LCI(L) - Type 351

Black Cat Models. 1/350th Scale Cast and Print Resin.

Reviewed by Devin Poore, September 2021

Based upon initial British requests and plans for a vessel to put large numbers of infantry on the beach in a single hull, the LCI (L) - Landing Craft Infantry (Large) - was a joint venture between Britain and the United States. Initial design was done in Britain, with plans sent overseas, allowing for final development and construction to be done in the more numerous shipyards of the United States.

The LCI(L) Type 351 class was the second of the three different variants of the ship. The 351 class had a rounded superstructure and different 20mm layout from the earlier ships. The earlier 351 examples, as depicted in this kit, have ramps that extend forward and on either side of the bow for troop disembarkation. Later ships would add a clam-shell opening bow to give troops better protection as they departed the ship.

LCI(L)s were typically crewed by three officers and 21 enlisted men, and were capable of carrying between 180 and 210 soldiers, depending on the time frame. Ships were initially armed with four 20mm mounts, later upgraded to five. Many of the ships were later equipped with a 40mm mount in the bow gun tub, and several ships were modified into rocket attack craft by placing rocket mounts on the side ramps, or in the well deck.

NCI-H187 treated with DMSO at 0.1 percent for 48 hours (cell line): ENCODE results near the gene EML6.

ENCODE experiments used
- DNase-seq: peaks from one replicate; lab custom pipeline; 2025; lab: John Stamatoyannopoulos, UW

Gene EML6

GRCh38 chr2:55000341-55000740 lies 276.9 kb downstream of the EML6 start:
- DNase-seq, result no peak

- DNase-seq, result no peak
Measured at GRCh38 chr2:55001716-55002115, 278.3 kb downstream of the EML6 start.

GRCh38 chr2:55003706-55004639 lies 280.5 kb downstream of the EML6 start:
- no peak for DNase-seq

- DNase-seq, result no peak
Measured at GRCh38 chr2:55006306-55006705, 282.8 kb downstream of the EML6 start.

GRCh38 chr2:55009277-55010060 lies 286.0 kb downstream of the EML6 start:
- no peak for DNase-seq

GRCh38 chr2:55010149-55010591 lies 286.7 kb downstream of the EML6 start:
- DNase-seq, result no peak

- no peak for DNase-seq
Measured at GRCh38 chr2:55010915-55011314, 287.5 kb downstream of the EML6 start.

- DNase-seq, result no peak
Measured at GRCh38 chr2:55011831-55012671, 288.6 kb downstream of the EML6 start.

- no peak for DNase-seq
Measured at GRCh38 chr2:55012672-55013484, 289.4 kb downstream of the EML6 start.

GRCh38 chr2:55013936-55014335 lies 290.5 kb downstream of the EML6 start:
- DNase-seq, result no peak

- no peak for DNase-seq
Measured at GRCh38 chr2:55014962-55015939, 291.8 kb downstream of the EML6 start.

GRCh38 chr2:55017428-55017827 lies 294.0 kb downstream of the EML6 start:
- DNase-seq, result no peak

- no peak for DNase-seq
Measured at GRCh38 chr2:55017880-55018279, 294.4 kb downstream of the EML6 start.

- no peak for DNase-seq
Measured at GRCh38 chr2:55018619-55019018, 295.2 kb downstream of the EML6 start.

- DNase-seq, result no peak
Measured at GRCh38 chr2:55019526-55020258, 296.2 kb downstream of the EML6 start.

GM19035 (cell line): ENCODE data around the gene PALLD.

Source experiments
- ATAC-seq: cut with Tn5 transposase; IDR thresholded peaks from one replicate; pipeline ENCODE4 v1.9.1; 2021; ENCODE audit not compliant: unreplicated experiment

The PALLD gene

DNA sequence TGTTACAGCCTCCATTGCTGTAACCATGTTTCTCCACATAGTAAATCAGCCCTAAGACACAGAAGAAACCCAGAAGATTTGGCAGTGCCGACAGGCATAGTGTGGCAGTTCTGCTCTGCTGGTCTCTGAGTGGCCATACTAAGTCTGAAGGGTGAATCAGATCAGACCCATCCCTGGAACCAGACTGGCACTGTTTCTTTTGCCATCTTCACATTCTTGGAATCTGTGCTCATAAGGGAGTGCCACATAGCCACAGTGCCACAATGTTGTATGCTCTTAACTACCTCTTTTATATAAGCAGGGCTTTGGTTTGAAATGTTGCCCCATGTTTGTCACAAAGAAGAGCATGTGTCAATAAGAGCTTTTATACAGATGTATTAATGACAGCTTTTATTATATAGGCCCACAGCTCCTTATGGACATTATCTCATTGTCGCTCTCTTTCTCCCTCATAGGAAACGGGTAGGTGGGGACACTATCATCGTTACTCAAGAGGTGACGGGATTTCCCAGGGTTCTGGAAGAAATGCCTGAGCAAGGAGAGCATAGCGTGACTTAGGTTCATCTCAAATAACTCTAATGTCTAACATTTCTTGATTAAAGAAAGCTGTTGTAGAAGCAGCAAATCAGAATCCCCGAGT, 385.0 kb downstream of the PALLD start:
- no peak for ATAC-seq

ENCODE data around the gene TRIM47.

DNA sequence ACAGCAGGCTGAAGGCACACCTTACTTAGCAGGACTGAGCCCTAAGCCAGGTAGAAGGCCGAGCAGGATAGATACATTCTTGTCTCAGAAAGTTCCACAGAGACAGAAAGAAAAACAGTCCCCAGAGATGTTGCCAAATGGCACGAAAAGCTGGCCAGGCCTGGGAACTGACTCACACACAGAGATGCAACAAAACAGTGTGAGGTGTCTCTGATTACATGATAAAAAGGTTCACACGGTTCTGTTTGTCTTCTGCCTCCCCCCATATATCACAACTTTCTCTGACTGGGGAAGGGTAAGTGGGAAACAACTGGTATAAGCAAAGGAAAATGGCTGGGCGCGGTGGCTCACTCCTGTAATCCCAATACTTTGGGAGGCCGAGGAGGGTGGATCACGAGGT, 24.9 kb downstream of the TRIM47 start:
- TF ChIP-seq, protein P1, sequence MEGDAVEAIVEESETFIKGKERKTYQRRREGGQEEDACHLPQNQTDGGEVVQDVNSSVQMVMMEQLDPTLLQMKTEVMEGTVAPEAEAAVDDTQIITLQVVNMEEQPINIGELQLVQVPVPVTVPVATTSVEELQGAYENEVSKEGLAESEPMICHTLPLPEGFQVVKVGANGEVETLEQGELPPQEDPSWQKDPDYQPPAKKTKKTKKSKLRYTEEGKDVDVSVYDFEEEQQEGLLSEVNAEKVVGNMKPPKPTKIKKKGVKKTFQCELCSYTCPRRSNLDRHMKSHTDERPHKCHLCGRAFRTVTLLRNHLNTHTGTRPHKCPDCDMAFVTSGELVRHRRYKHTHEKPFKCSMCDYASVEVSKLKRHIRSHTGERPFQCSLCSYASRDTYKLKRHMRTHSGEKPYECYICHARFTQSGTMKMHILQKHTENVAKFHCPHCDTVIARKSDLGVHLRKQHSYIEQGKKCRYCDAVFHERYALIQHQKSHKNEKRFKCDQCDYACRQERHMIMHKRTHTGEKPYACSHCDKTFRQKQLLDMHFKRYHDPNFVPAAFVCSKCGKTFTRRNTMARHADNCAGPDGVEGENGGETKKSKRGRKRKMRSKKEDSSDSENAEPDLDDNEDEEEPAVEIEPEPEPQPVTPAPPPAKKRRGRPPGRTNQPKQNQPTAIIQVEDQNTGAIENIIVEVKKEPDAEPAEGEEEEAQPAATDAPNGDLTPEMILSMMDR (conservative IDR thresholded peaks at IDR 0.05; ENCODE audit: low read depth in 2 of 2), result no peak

LCI(L)s served in both the European and Pacific theaters, mostly by the British and Americans. During the war several were transferred to the Soviet Union, and after the war, when the British and Americans deemed the craft no longer needed, the US transferred units to Argentina, China, France, Indonesia, and many other countries. Several of these units saw military or civilian service well into the 21st Century. Two LCI(L) hulls are preserved as museums, -731 in Portland, Oregon, and -1091 in Eureka, California.

USS LCI(L)-351 in May of 1943. Photo via